[Explained by a Legal Professional] Points to consider when you wish to work in Japan

2022-09-05 COLUMN , VISA , WORK

This post is also available in 日本語

In Vol.7 “Different Types of Status of Residence and its Rules”, we explained that there are 29 types of “status of residence”, and there are “jobs you can do” and “jobs you cannot do”. On this occasion, we will look at the status of residence that allow you to work in Japan and look at some concrete examples.

The following table summarizes the status of residence and the occupation available with that status.

Status of residence with defined job descriptions

Status of ResidenceExamples of applicable employment
DiplomatAmbassadors, Ministers, Consuls general, Delegation member of a foreign government and their families
OfficialEmployee of an embassy or consulate of a foreign government, those dispatched by the United Nations and other official organizations, as well as their family members
ProfessorCollege professor etc.
ArtistComposer, Artist or writer etc.
Religious ActivitiesMissionary assigned by a foreign religious organization etc.
JournalistReporter or photographer of foreign press
Highly Skilled ProfessionalHighly skilled resources with 70 points or higher (class 1 and 2)
*Highly Skilled Professional 1 (3 types)
(a): Research or research instruction, and   teaching activities.
(b): Activities that require knowledge or skills in the natural sciences or humanities.
(c): Activities involving the performance of business management or administration in public or private institutions.
*Highly Skilled Professional 2: Activities that allow the holder of the qualification to continue as a highly skilled professional while also engaging in other activities incidental to their activities.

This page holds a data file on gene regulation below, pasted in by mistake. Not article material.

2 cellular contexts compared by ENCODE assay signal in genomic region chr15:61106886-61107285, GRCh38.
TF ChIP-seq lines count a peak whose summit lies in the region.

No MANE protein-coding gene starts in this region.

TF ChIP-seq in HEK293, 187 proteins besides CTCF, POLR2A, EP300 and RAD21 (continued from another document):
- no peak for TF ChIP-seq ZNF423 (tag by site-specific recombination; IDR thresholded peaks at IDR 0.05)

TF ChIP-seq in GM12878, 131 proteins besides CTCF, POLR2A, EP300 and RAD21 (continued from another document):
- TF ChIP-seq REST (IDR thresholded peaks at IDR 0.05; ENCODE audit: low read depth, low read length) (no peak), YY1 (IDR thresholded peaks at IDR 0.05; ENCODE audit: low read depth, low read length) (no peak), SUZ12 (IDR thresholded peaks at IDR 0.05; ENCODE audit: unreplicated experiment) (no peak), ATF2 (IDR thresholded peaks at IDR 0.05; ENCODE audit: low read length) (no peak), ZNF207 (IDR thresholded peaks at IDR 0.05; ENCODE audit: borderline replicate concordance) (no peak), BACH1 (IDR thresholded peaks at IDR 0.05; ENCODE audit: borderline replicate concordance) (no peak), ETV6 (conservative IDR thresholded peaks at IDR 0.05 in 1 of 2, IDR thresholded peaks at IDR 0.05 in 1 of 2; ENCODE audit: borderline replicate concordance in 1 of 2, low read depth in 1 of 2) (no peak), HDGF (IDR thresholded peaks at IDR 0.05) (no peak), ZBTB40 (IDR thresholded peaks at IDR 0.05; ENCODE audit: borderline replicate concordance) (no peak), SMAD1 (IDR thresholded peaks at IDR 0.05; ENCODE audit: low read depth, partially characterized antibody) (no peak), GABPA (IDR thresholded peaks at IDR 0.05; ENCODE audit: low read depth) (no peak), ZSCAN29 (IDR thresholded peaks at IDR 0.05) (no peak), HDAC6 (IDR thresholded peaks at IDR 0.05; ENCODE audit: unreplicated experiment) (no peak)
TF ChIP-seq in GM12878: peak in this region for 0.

Business ManagerManager or administrator of a company
Legal/Accounting ServicesAttorney or certified public accountant etc.
Medical ServicesPhysician, dentist or registered nurse
ResearcherResearcher at a government-related institution or company
InstructorLanguage instructor at a senior high school or junior high school etc.
Engineer/Specialist in Humanities/ International ServicesEngineers such as of mechanical engineering, interpreters/translators, designers, language instructors at private companies or marketing specialists, etc.
Intra-company TransfereeTransferee from an office abroad
Nursing careCare worker
EntertainerActors, singers, dancers, professional athletes, etc.
Skilled LaborChefs of foreign cuisine, sports instructors, pilots or craftsman of precious metals, etc.
Specified Skilled WorkerForeigners engaging in works requiring the proficient skills belonging to a specified industrial field(class 1 and 2)
[14 Fields]Nursing care, Building cleaning management, Machine Parts and Tooling Industries, Industrial Machinery Industry, Electric, Electronics and Information Industries, Construction Industry, Shipbuilding and Ship Machinery Industry, Automobile Repair and Maintenance, Aviation Industry, Accommodation Industry, Agriculture, Fishery and Aquaculture Industries, Manufacture of Food and Beverages, Food Service Industry
Technical Intern TrainingTechnical trainees learning skills at Japanese companies (class 1, 2, and 3)
Designated ActivitiesWorking holiday, Domestic staff of a diplomat, or a foreign nurse / care worker candidate under an Economic Partnership Agreement, etc.

Status of residence procedures

First, find a job, sign an employment contract, and then, if necessary, go through the change of status of residence procedures. The point is to look for a job while making sure that the job matches the conditions of your status of residence.

Career improvements!

You start working in Japan, and maybe in a few years pass, you may be transferred or promoted as part of your career advancement. Even if you are working in the same company, the content of your work may change due to relocation or promotion, and you will need to check again that your status of residence is appropriate.